He said that over the last two years, the country, just like the rest of the world has battled a pandemic that led to the hospitalisation and deaths of thousands and beyond health, also disrupted livelihoods and economies.
“The national multisectoral response is coordinated by PSC-COVID-19 with the NCDC leading the public health response. In April 2022, due to the declining number of COVID-19 cases, the availability of vaccines, and the increasing number of people vaccinated in the country and globally, there was a further easing of the COVID-19 restrictions and protocols.
“Despite easing restrictions, the NCDC and Federal Ministry of Health through the National Multisectoral COVID-19 Emergency Operations Centre (COVID-19 EOC) has been working closely with states and other partners to monitor the epidemiology of the virus and sustain response activities in the country,” he said.
He said that the national EOC maintains active surveillance in conjunction with State Epidemiologists, supports states to ensure that access to testing is provided for prompt management of confirmed cases, and coordinates genomic surveillance to detect emerging variants.
“Our focus is to ensure response continuity for COVID-19 and improve our health system while giving needed attention to other priorities within our mandate including the ongoing monkeypox response.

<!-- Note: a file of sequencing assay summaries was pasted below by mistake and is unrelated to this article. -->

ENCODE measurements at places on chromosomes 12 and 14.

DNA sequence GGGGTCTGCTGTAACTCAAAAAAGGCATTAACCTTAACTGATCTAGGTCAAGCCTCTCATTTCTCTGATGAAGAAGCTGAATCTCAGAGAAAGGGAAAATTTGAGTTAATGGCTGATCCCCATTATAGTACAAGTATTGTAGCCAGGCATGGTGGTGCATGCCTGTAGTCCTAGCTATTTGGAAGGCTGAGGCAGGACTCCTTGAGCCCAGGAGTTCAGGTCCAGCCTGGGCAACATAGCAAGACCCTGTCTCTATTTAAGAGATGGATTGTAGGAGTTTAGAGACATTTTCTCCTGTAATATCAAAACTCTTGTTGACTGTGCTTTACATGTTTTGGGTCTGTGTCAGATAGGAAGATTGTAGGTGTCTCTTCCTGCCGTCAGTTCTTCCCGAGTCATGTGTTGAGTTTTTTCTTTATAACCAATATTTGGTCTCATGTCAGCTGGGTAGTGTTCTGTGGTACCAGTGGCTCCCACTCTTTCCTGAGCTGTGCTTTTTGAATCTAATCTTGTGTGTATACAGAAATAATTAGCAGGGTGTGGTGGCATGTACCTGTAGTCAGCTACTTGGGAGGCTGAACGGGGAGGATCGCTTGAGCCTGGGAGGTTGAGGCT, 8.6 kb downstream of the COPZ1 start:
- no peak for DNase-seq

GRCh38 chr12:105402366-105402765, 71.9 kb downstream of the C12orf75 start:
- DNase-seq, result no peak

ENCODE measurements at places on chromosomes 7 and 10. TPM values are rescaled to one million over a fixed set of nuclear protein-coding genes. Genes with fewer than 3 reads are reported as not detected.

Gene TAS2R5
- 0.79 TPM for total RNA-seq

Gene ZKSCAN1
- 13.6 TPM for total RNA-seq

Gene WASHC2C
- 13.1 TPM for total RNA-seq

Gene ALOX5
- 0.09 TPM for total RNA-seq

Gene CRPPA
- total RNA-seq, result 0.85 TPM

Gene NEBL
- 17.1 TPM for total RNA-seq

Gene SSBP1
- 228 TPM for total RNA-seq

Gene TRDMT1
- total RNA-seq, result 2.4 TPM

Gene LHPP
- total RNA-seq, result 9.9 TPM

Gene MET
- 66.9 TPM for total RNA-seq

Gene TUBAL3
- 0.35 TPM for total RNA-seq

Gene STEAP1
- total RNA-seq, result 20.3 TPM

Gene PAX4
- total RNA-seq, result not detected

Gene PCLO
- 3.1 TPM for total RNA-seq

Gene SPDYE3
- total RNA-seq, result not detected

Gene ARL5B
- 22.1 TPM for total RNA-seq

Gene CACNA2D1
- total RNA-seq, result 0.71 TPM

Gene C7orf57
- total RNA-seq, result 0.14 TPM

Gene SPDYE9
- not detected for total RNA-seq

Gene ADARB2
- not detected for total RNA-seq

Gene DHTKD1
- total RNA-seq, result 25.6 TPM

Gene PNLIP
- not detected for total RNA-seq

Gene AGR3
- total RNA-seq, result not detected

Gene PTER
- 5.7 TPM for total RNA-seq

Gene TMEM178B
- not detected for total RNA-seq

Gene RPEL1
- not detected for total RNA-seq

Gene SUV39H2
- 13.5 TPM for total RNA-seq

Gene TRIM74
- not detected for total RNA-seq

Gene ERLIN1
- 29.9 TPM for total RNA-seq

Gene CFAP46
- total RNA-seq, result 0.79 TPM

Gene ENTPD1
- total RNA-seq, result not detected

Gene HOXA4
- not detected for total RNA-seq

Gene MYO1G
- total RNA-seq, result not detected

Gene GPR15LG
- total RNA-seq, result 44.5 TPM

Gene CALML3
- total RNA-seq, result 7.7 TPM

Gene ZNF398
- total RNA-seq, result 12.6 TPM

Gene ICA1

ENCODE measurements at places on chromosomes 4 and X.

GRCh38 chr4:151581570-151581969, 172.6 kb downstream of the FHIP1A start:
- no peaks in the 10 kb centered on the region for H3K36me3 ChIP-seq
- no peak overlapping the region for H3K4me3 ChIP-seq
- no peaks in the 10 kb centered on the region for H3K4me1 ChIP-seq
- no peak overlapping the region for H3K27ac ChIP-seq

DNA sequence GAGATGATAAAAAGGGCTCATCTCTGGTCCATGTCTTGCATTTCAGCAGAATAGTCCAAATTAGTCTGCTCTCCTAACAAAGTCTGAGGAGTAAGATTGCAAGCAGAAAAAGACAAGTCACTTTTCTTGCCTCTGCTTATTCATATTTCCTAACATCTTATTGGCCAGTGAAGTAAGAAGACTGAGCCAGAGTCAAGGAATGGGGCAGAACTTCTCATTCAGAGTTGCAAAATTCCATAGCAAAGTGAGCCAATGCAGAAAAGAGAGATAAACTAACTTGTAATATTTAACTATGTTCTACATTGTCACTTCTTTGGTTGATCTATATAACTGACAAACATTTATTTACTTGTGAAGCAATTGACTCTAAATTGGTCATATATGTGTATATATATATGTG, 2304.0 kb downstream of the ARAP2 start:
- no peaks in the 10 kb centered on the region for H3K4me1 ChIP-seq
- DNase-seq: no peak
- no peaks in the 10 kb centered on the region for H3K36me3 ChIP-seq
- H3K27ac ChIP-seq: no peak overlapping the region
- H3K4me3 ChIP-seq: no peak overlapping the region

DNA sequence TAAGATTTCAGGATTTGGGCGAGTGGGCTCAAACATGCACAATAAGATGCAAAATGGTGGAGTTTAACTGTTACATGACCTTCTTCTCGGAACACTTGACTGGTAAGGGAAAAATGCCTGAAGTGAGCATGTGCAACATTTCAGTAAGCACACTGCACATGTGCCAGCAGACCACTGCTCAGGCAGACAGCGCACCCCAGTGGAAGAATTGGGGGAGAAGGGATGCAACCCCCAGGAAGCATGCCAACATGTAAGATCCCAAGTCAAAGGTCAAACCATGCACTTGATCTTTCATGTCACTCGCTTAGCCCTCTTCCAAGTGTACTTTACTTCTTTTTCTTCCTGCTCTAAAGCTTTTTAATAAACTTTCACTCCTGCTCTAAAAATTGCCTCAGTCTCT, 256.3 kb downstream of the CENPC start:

“In addition to the COVID-19 situation in Nigeria and globally, the upcoming Eid-El-Kabir celebrations against a backdrop of suboptimal COVID-19 vaccination uptake and increasing COVID-19 case numbers calls for increased individual and collective responsibility.
“The virus that causes COVID-19 is more likely to spread in mass gatherings and when people do not adhere to preventive measures such as physical distancing, mask use, and hand hygiene,” he said.
Adetifa urged Nigerians to celebrate, to prevent the onset of a full-fledged fifth COVID-19 wave by remaining mindful of the high risk of spread of COVID-19 and acting in tandem by adhering to recommended public health safety measures.
“How you can protect yourself and those around you: Visit the nearest government health facility to get vaccinated if you have not been previously vaccinated. If you received your first two vaccine doses up to six months ago, please go and get your booster dose.
“Maintain a physical distance of at least 1.5 metres from others, even if they do not appear to be sick. Avoid crowding (indoors and outdoors) and close contact. Wear a properly fitted face mask when in crowded open and closed places, especially in poorly ventilated settings.
“Wash hands frequently with soap under running water or clean your hands frequently with an alcohol-based sanitiser. Cover your mouth and nose with a bent elbow or tissue when you cough or sneeze.
“Dispose of used tissues immediately and clean hands regularly. If you develop symptoms or test positive for COVID-19, self-isolate until you recover,” he added.